Audemars Piguet: Preserving Scarcity at Any Cost

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This article first appeared in the special edition of The State of Fashion: Watches and Jewellery, co-published by The Business of Fashion and McKinsey & Company. To learn more and download a copy of the report, click here.

Over the past decade, Audemars Piguet has been one of the fastest-growing luxury Swiss watch brands. As a private, independent company, it doesn’t publish financial figures, but claims that annual revenues have surged past CHF 1 billion ($1.1 billion), despite limiting production in its Le Brassus factories to just 40,000 units a year. That puts it in an elite club of around half a dozen Swiss watch brands.

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Yet, notwithstanding its upward trajectory, Audemars Piguet remains a paradox. Though it is building a direct-to-consumer business around a global private members’ club concept called “AP House,” it has no e-commerce business of its own. Moreover, the company’s reputation as one of the most traditional Swiss watchmaking companies hasn’t prevented its chief executive François-Henry Bennahmias from pursuing a partnership with the Marvel Universe superhero franchise, taking a surprising view on China, or insisting that his successor should be a woman.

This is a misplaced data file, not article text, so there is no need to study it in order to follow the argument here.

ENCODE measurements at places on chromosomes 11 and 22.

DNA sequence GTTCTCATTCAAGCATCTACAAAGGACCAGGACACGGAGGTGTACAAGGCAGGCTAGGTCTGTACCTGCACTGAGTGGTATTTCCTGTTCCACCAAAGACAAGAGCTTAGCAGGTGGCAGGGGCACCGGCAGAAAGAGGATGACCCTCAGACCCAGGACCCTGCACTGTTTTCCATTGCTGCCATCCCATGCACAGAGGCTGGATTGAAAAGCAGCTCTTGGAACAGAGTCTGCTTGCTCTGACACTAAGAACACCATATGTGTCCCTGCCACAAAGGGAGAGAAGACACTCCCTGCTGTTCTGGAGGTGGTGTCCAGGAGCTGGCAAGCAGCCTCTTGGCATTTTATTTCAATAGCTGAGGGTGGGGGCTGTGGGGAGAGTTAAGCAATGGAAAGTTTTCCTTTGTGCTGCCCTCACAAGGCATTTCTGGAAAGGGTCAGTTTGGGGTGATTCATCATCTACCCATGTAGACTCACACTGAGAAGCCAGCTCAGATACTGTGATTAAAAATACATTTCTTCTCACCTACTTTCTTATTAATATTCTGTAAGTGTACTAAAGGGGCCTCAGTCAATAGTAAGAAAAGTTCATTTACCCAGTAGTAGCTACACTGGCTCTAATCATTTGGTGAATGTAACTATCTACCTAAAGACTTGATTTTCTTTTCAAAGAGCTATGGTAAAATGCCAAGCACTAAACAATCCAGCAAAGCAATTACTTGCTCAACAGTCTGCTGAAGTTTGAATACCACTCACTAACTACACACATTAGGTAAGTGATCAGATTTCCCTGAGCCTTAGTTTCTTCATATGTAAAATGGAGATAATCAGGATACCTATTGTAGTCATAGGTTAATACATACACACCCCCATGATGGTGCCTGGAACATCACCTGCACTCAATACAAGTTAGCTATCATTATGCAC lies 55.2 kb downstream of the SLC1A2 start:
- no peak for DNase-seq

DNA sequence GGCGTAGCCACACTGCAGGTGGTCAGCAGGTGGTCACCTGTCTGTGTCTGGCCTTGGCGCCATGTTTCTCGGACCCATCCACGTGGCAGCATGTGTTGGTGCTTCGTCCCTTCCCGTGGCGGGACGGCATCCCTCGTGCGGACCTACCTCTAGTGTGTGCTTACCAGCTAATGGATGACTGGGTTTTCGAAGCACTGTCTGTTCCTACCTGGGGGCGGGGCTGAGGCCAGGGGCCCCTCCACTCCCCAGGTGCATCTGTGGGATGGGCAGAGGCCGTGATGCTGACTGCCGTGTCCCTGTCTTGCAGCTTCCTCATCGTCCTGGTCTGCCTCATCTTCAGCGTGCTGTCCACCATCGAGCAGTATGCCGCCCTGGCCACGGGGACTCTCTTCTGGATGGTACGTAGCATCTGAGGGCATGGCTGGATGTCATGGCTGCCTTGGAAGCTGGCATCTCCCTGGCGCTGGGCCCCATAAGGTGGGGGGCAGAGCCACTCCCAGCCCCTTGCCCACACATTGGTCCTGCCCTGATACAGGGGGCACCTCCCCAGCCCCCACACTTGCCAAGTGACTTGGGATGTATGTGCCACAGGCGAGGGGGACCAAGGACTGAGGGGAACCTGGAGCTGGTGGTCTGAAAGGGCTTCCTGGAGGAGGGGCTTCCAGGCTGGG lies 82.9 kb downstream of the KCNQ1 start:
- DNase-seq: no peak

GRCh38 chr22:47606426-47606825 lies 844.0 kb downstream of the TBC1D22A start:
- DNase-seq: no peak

BoF: These are turbulent times for Swiss watchmaking. What’s shaping the watch market today?

François-Henry Bennahmias: Let’s look at it like this: there are four brands doing really well. All of them are independent, meaning they can move their volumes up and down. I won’t say who they are, but we’re one of them. Nobody’s going to come after us [with] no shareholders. And today, what the industry needs more than anything, more than innovation or creativity, is control over volumes.

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Why do you say that?

Look, this industry still has a lot of potential for growth. But a few years ago, there was this never-ending story about how the watch industry would just keep growing, no matter what. “Asia’s coming, China’s coming, India’s coming — so let’s make more and more watches.” But watch people focused on Asia and abandoned the US market and that was a huge mistake. You never let the US market go, never. That is stupidity. Look at successful brands, especially in fashion. They do a minimum 20 to 25 percent of their business in the Americas. The watch world has focused so much on Asia that some brands are now doing 80 percent of their business in Asia and have forgotten the Americas. The US takes time to build, but when it works, it works extremely well. My point is that there’s a fine line between revenue and volumes, and building the integrity and perceived value of the brand. When you’re a public company you have to deliver volumes, because it shows growth.

Ok, but no matter whether you’re focusing on volumes or brand, you’ve still got to sell watches, right?

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Let me put it like this. You can plan all you like but sometimes the consumer will tell you something you didn’t expect. Could be good. Could be bad.

What are consumers telling you now?